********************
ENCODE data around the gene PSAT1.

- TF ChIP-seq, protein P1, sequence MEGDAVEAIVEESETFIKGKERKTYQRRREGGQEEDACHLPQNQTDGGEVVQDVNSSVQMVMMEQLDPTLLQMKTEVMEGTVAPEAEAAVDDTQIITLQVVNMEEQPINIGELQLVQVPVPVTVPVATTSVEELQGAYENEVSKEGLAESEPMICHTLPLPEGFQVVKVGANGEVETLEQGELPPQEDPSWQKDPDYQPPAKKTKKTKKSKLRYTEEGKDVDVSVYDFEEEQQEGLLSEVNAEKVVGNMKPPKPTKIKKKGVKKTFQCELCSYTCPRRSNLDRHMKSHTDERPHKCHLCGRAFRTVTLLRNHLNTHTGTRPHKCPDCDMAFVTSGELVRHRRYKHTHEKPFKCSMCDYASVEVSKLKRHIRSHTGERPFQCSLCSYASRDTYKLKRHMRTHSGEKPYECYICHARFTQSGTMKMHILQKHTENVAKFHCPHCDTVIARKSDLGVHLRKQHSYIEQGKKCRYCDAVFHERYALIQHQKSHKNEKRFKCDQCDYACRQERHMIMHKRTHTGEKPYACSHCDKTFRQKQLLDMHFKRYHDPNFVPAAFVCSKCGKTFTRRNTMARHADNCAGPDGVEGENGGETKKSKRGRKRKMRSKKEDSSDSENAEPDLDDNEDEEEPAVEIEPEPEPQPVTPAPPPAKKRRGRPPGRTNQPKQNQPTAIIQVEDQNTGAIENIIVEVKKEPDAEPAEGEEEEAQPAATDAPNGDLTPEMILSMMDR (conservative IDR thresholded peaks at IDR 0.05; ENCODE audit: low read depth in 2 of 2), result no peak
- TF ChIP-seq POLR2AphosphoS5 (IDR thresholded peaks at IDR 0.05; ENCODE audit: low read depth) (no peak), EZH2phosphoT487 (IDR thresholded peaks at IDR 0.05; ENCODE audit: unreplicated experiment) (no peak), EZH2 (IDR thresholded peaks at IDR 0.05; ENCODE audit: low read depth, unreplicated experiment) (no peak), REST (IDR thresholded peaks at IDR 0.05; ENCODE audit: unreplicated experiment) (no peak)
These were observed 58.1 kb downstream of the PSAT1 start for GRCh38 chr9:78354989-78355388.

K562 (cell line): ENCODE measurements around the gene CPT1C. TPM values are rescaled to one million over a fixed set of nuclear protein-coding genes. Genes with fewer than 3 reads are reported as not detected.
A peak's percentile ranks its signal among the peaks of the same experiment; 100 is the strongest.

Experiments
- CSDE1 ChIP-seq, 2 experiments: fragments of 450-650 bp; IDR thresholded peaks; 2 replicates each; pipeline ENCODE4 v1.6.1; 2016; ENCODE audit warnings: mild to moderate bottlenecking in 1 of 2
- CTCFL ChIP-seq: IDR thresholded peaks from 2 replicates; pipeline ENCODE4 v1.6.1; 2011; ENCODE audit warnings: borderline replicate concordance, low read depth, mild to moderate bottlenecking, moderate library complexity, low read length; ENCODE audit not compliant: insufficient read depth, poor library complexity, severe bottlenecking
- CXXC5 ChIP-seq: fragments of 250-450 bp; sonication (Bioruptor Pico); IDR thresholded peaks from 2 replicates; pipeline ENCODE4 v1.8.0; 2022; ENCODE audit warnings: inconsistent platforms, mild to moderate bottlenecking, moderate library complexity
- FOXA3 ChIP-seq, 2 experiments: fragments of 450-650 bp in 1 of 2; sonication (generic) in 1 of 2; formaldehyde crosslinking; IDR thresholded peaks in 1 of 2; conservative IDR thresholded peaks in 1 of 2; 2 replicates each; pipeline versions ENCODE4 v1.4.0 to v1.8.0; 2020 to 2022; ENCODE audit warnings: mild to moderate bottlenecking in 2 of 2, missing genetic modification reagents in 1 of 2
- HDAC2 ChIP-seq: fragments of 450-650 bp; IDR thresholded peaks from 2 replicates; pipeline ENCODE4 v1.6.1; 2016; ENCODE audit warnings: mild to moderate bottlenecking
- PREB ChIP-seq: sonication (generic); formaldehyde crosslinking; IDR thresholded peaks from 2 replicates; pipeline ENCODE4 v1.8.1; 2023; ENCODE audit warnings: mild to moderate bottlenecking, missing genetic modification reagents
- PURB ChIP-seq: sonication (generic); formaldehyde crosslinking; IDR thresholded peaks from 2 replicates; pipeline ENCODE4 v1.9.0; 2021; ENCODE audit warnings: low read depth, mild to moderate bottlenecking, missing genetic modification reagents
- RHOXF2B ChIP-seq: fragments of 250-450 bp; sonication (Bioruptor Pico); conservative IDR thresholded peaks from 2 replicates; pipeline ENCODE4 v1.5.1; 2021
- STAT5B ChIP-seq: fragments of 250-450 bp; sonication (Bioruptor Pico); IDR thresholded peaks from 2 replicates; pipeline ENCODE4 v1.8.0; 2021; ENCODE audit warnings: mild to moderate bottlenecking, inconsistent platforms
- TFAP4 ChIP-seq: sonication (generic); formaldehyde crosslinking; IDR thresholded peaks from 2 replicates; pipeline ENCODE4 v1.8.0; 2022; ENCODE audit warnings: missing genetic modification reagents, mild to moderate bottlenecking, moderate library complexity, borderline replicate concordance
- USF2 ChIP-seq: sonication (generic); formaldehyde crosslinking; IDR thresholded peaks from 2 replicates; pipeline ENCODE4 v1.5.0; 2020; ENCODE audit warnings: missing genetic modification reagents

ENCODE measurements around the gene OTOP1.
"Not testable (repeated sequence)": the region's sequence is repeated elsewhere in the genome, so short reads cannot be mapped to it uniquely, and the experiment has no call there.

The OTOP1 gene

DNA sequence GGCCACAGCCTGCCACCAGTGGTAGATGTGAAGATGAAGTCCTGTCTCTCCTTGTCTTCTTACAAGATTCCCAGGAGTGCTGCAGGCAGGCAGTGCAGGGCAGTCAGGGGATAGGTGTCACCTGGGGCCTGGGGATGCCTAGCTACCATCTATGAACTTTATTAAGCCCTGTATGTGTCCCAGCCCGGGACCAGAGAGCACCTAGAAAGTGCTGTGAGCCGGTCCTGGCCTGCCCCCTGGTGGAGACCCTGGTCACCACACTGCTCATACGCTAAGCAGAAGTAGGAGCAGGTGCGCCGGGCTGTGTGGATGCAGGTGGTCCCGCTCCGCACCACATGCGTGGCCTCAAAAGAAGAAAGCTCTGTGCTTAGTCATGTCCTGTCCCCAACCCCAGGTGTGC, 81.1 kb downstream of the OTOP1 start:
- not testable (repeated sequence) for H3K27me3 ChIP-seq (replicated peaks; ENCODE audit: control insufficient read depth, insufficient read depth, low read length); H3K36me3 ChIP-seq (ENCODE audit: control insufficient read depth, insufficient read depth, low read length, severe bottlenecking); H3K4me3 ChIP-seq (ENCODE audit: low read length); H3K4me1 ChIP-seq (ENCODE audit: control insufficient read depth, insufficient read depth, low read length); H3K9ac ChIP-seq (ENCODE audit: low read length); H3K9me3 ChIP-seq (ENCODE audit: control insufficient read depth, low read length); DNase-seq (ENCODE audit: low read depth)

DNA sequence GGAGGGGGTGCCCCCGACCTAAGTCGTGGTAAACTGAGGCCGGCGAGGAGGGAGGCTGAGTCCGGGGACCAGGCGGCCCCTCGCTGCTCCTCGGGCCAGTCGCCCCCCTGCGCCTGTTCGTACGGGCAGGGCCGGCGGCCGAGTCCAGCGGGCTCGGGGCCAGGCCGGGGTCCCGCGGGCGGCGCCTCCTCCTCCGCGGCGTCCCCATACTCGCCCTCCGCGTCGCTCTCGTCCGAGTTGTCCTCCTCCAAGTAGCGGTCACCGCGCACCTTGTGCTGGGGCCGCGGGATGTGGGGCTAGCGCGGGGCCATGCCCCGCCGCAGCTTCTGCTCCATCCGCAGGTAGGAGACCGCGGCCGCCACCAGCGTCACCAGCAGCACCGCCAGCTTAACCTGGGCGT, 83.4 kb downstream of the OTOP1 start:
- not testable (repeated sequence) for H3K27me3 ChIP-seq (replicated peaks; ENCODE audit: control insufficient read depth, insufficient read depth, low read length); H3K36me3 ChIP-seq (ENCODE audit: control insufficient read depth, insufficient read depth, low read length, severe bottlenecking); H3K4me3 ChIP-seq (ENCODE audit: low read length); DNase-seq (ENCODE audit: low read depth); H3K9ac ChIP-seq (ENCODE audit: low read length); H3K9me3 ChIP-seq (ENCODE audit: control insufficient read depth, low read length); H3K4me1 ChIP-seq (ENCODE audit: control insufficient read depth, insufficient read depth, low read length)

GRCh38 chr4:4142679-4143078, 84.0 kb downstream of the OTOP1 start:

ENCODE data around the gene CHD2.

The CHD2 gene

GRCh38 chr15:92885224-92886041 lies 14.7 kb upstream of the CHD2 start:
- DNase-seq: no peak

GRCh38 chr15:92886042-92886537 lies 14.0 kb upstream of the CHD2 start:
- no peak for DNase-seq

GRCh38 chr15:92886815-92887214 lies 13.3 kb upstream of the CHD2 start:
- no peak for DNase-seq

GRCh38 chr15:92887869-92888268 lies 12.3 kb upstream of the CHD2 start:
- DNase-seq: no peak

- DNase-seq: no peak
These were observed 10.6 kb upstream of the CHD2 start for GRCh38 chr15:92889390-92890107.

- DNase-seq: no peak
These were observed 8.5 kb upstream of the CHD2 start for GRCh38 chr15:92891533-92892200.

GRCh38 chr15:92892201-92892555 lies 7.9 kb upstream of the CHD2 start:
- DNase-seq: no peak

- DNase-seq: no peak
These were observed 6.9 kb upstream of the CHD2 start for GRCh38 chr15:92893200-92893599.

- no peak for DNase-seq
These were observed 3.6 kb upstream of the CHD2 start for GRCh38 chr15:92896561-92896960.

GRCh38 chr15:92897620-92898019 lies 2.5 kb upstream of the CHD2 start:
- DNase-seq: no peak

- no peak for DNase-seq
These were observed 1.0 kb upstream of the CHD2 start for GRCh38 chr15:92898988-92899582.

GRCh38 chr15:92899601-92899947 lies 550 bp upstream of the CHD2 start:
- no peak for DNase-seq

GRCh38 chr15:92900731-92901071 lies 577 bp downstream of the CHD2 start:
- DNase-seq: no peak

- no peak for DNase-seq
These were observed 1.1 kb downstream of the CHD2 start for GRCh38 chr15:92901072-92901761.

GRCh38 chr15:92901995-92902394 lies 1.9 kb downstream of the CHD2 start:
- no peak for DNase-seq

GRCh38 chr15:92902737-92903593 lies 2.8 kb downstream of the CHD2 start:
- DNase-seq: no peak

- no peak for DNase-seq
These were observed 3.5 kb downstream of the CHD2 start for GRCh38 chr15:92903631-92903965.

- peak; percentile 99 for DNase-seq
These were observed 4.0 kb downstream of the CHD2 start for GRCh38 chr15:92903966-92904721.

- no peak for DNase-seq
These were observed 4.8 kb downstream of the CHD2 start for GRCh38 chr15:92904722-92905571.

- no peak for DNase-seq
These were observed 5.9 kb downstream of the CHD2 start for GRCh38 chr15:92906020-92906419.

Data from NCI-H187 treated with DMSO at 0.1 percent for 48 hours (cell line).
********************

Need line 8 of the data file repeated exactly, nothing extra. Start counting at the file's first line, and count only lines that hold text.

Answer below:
- CSDE1 ChIP-seq, 2 experiments: fragments of 450-650 bp; IDR thresholded peaks; 2 replicates each; pipeline ENCODE4 v1.6.1; 2016; ENCODE audit warnings: mild to moderate bottlenecking in 1 of 2